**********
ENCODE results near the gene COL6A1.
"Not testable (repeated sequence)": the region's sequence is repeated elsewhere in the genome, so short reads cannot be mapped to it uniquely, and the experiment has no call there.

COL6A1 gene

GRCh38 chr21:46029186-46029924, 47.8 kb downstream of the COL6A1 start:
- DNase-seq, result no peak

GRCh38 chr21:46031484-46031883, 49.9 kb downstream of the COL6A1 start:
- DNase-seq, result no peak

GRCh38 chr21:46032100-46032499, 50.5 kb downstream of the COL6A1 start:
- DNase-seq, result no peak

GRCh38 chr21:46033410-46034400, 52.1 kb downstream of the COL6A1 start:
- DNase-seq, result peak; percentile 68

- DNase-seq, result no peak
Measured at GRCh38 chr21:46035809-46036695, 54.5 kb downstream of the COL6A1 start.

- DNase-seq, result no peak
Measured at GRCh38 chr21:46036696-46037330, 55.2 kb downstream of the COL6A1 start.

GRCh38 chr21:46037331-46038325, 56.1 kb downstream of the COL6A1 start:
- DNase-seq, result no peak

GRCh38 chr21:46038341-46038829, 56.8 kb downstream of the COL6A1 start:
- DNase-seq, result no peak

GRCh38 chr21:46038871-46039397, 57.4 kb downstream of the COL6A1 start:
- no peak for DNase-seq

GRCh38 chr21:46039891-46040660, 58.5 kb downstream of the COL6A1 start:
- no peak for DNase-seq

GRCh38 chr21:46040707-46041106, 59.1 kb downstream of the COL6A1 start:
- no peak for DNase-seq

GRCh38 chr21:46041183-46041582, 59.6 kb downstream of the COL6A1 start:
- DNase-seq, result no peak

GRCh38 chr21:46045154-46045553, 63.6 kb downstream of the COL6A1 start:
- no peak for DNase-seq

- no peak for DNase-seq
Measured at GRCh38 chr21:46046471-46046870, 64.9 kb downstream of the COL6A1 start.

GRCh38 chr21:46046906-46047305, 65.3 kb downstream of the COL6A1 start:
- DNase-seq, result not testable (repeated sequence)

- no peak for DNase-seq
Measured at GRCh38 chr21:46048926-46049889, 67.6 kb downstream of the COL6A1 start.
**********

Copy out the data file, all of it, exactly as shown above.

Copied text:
ENCODE results near the gene COL6A1.
"Not testable (repeated sequence)": the region's sequence is repeated elsewhere in the genome, so short reads cannot be mapped to it uniquely, and the experiment has no call there.

COL6A1 gene

GRCh38 chr21:46029186-46029924, 47.8 kb downstream of the COL6A1 start:
- DNase-seq, result no peak

GRCh38 chr21:46031484-46031883, 49.9 kb downstream of the COL6A1 start:
- DNase-seq, result no peak

GRCh38 chr21:46032100-46032499, 50.5 kb downstream of the COL6A1 start:
- DNase-seq, result no peak

GRCh38 chr21:46033410-46034400, 52.1 kb downstream of the COL6A1 start:
- DNase-seq, result peak; percentile 68

- DNase-seq, result no peak
Measured at GRCh38 chr21:46035809-46036695, 54.5 kb downstream of the COL6A1 start.

- DNase-seq, result no peak
Measured at GRCh38 chr21:46036696-46037330, 55.2 kb downstream of the COL6A1 start.

GRCh38 chr21:46037331-46038325, 56.1 kb downstream of the COL6A1 start:
- DNase-seq, result no peak

GRCh38 chr21:46038341-46038829, 56.8 kb downstream of the COL6A1 start:
- DNase-seq, result no peak

GRCh38 chr21:46038871-46039397, 57.4 kb downstream of the COL6A1 start:
- no peak for DNase-seq

GRCh38 chr21:46039891-46040660, 58.5 kb downstream of the COL6A1 start:
- no peak for DNase-seq

GRCh38 chr21:46040707-46041106, 59.1 kb downstream of the COL6A1 start:
- no peak for DNase-seq

GRCh38 chr21:46041183-46041582, 59.6 kb downstream of the COL6A1 start:
- DNase-seq, result no peak

GRCh38 chr21:46045154-46045553, 63.6 kb downstream of the COL6A1 start:
- no peak for DNase-seq

- no peak for DNase-seq
Measured at GRCh38 chr21:46046471-46046870, 64.9 kb downstream of the COL6A1 start.

GRCh38 chr21:46046906-46047305, 65.3 kb downstream of the COL6A1 start:
- DNase-seq, result not testable (repeated sequence)

- no peak for DNase-seq
Measured at GRCh38 chr21:46048926-46049889, 67.6 kb downstream of the COL6A1 start.